Let’s say you’re the leader of a medical group. It could be a small group of a handful of physicians. Or, you could be the President and CEO of a 600 or 6,000 provider group. It doesn’t make any difference.
Here’s the point: You negotiated for some arrangement. It could be an agreement with a payor. It could be an agreement with a facility. It could be an agreement with almost anyone. And then six months or a year later, someone, whether it’s your original deal partner or a third party, approaches you with another agreement.
This could be as simple as a request for an amendment to the original deal. Or it could be as seemingly disconnected as being approached by a third party who proposes some other deal to you.
You have to ask yourself how entering into a seemingly benign amendment or how entering into a seemingly benign other arrangement, even with a third party, will impact that first deal. Which, of course, begs the question of whether you know of, and can quickly access, all of your existing agreements.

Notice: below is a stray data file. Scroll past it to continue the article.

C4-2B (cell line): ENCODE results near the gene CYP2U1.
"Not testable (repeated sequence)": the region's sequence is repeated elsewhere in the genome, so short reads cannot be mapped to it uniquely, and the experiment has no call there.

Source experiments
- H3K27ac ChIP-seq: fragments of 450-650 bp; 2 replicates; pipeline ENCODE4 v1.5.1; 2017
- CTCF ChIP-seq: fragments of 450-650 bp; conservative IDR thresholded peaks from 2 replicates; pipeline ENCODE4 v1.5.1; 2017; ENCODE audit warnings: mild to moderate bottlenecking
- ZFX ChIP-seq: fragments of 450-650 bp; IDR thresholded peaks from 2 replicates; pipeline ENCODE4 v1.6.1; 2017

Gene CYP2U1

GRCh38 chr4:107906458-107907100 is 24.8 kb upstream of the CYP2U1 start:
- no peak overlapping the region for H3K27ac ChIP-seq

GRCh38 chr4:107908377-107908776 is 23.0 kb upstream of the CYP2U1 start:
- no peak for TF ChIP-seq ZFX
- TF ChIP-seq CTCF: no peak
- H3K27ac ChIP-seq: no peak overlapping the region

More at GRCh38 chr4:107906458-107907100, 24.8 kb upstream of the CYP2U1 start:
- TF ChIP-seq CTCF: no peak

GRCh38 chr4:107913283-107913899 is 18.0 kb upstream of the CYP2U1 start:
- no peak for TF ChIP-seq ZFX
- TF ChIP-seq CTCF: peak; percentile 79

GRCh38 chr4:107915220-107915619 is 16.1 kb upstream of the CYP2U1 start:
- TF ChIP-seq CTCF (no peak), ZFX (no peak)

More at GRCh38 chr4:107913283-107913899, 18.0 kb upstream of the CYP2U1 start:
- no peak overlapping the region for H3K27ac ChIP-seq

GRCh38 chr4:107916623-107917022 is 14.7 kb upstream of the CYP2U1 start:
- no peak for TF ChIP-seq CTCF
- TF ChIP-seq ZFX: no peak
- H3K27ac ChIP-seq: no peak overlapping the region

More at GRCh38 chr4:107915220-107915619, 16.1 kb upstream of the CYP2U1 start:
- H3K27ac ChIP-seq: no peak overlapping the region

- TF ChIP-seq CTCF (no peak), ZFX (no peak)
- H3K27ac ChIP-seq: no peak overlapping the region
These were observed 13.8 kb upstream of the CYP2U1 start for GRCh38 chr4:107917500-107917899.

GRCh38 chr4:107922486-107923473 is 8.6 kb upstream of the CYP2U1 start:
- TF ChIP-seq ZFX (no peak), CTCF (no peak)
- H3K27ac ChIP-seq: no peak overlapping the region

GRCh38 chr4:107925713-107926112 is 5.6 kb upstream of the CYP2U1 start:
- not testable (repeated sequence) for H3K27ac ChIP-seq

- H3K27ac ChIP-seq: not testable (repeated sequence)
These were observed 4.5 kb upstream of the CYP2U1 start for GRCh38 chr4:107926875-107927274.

Many times, especially with the complexities of healthcare dealings and the complexities of healthcare compliance, “other” deals have a tremendous impact on your initial arrangement. You can’t look at them as stand-alone.
If you’re not careful, you can screw up years of planning. You can screw up the terms of an agreement. You can find yourself bound to terms that you had no idea you were agreeing to be bound to.
Catalog all of your agreements. Consider each new deal or arrangement in light of your existing ones as a matter of standard operating procedure.
Remember, it’s not just the (new) deal that you’re making, it’s how that deal might change, or moot, or breach what’s already in place.
Comment or contact me if you’d like to discuss this post.
Mark F. Weiss